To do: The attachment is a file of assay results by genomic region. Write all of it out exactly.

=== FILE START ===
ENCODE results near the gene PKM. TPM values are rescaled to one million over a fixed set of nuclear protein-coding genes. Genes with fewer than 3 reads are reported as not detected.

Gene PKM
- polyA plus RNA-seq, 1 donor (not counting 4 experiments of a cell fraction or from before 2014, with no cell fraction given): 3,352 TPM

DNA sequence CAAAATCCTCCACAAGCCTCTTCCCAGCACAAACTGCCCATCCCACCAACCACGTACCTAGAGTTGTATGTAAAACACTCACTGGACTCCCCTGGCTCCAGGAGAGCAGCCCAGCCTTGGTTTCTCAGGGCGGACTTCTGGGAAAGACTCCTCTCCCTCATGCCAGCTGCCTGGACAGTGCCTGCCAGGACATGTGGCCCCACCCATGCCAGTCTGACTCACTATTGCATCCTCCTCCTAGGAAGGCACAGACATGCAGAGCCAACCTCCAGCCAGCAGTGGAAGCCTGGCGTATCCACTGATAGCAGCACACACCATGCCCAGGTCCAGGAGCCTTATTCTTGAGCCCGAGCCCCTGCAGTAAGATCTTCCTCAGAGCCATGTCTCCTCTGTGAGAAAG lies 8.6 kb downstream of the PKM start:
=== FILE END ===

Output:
ENCODE results near the gene PKM. TPM values are rescaled to one million over a fixed set of nuclear protein-coding genes. Genes with fewer than 3 reads are reported as not detected.

Gene PKM
- polyA plus RNA-seq, 1 donor (not counting 4 experiments of a cell fraction or from before 2014, with no cell fraction given): 3,352 TPM

DNA sequence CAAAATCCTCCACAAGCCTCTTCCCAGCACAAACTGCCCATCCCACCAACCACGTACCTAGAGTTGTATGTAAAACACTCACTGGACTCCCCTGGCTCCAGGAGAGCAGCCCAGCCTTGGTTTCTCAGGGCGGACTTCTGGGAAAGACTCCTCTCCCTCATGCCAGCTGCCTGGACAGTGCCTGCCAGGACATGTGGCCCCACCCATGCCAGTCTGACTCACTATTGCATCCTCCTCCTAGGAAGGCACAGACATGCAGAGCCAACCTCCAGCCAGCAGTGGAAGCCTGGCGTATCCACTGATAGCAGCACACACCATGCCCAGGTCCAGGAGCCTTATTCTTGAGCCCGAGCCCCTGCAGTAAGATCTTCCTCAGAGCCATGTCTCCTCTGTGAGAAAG lies 8.6 kb downstream of the PKM start: